I can’t count the number of times I’ve found myself sitting in front of my computer, staring at the black cursor as it blinks upon a completely blank page, willing something worth writing about to pop into my head. But the truth is, it won’t. Through experience, I’ve discovered that I write best when I go into a session with a clear idea of what I plan to write. (A session is what I call the periods of time I set aside to focus on just writing.) Whether it’s a single scene or an entire chapter, I need to know what’s going to happen before I plop myself down at the computer with the intention of writing. Otherwise, that blinking cursor won’t move an inch.
It would make sense then, that the first step in writing a novel is coming up with an idea. This is the first of many choices I make when I write. I need to choose something that my readers will connect with—something that will grab their attention and hold it until the last page. I need to make my characters not only relatable, but flawed and unique. I need to create a setting that is both remarkable and believable, so it paints a vivid picture in my reader’s head. I need to develop a conflict that will make whoever reads about it feel connected to the story I’m trying to tell. And finally, I need to choose something that I will enjoy writing, otherwise I know I won’t have any hope of finishing it.
As teenagers, my friend, Will, and I created our own world. To this day, we continue to develop and expand upon its lands, its people, its magic, and most of all, its stories, but there was a time when none of it existed. At least, in our minds. We both loved to read and from this passion stemmed another: an unquenchable thirst for adventure. We enjoyed exploring new places deep within the woods and losing ourselves in whatever stories we felt like telling. Whether we were two hunters lost in a dangerous forest, or two knights sent to retrieve a princess from an evil sorcerer, our childhood was never devoid of fantastic quests and adventures. There came a time, however, when we decided we were “too old” for such games and refocused our creativity into something more productive. To this day, we still help each other in any way that we can. Whether it’s running ideas by each other, or asking for an opinion on something we’ve written, we’re always eager to help the other along. What I’m trying to say is that brainstorming isn’t something I can do while sitting in front of computer, or even by myself, for that matter. Inspiration comes from experience, which is honestly true of anything.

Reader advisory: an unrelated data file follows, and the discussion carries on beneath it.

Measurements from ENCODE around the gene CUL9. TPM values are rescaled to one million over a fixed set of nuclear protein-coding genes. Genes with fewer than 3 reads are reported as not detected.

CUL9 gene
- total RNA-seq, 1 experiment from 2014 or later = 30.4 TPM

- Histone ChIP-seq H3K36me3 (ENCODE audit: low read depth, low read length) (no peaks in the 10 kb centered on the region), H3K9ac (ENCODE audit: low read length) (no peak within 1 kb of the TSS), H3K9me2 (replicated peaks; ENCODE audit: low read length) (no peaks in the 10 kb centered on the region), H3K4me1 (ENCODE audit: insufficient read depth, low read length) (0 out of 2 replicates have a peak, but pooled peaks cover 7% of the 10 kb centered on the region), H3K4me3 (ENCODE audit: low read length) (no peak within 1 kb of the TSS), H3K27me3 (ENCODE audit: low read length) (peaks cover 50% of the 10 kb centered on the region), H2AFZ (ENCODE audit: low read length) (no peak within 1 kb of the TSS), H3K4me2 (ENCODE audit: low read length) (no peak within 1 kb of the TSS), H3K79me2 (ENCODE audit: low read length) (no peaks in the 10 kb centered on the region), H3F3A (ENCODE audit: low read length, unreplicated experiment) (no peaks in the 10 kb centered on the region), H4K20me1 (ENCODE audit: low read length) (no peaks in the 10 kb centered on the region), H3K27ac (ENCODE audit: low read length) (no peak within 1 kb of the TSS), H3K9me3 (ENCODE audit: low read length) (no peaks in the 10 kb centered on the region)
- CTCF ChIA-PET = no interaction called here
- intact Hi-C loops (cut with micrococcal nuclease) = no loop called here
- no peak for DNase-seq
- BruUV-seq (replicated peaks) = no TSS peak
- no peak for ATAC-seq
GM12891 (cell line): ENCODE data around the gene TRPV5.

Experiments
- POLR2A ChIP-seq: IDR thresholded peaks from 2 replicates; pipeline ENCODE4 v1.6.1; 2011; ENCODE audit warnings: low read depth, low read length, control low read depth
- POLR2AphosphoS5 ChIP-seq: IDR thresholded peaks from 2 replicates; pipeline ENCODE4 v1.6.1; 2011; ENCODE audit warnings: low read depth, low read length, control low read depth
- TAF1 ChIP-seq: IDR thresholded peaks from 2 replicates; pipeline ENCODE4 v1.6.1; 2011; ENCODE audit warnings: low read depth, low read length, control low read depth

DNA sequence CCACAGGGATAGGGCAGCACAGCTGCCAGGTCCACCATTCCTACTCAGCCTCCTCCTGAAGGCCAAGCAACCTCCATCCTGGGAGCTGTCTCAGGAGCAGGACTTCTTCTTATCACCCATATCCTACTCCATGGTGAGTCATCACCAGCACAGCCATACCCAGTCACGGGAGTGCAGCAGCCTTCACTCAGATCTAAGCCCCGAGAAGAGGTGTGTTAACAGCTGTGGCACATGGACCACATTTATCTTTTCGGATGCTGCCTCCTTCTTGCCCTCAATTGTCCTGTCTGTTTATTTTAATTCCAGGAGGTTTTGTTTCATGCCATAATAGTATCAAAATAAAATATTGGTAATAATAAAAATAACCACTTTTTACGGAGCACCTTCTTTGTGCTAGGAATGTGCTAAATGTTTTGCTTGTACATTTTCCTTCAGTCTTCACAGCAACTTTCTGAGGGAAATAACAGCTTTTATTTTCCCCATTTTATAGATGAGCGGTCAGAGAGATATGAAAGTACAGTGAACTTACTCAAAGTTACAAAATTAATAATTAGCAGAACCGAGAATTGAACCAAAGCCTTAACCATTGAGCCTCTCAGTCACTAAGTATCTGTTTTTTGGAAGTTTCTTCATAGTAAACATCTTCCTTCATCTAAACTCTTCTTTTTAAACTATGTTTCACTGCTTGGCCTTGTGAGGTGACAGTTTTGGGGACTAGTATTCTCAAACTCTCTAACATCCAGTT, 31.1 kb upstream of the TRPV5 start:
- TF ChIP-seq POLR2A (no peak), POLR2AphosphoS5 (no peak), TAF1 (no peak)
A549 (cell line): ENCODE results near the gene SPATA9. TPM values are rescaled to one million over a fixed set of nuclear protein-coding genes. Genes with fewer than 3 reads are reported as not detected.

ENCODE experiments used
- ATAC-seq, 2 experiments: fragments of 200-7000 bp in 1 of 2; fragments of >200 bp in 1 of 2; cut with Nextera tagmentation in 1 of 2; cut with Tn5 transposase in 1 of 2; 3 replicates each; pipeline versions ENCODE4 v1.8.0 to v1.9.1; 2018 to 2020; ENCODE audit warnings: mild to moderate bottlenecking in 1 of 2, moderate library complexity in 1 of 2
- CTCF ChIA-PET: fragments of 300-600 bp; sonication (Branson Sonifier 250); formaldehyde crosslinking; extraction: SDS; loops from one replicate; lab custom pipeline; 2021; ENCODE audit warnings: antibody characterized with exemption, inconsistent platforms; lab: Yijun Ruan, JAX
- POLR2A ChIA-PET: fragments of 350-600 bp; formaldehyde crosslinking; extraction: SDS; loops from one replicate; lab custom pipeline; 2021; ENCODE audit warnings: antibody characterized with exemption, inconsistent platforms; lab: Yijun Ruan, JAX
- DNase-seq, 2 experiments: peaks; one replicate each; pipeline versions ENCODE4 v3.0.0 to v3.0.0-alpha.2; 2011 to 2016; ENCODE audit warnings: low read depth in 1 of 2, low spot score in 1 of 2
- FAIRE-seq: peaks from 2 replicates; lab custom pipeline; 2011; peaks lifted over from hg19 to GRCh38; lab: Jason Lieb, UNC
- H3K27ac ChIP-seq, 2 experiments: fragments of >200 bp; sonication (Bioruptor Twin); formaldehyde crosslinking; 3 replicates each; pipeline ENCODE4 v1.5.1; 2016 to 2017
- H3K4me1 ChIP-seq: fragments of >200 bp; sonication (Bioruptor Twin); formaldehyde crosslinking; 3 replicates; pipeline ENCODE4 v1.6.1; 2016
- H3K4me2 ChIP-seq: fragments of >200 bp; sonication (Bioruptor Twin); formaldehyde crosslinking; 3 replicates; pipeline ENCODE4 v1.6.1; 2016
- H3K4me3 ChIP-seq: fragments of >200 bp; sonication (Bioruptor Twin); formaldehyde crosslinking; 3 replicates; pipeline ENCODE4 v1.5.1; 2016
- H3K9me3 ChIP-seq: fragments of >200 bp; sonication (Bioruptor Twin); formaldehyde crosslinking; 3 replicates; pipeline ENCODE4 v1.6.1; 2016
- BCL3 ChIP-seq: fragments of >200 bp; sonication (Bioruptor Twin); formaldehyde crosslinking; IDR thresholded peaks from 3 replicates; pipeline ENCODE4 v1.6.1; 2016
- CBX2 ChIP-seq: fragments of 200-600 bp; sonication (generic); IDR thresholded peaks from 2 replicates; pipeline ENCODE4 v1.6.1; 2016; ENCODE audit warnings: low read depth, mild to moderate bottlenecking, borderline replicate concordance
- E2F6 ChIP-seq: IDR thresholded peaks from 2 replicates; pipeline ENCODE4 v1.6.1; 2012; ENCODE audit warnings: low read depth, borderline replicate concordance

Because I’ve been on a teen fic(tion) kick as of late, I’ve decided to take a stab at the genre and see where it takes me. I’ve had the rough outline of an idea bouncing around inside of my head for a while, but it wasn’t until this opportunity presented itself that I decided to give it a whirl. I suppose I’m cheating if I use a concept I’ve been toying with for a while since it means I’m not necessarily starting from “scratch,” but most of my stories begin this way. I start with half an idea and let inspiration fill in the rest. I plan to construct a city and create characters based off of places and people from my real life, then tie them into the story I’m writing.
So, what’s the idea I’ve come up with? Well, books with teenage protagonists, such as Harry Potter and Percy Jackson and the Olympians, are some of my favorite to read. This makes me certain I’d have fun writing a similar story. Then I got to thinking, what if I built a story around a teenage male protagonist with a unique ability, just like these. It will have to be unique, because this type of story has been written many times over, but I believe I can do it. That’s all I’m working with now, but I have the first scene already envisioned in my head and I’m eager to begin writing it.
Expect to read the beginning of this project soon, which should be sometime within the week. I’m really excited to start, so I’ll leave you here. Just remember what I said. Inspiration comes from experience, so get out there and explore everything that your world has to offer.
Until next time,
A fellow writer.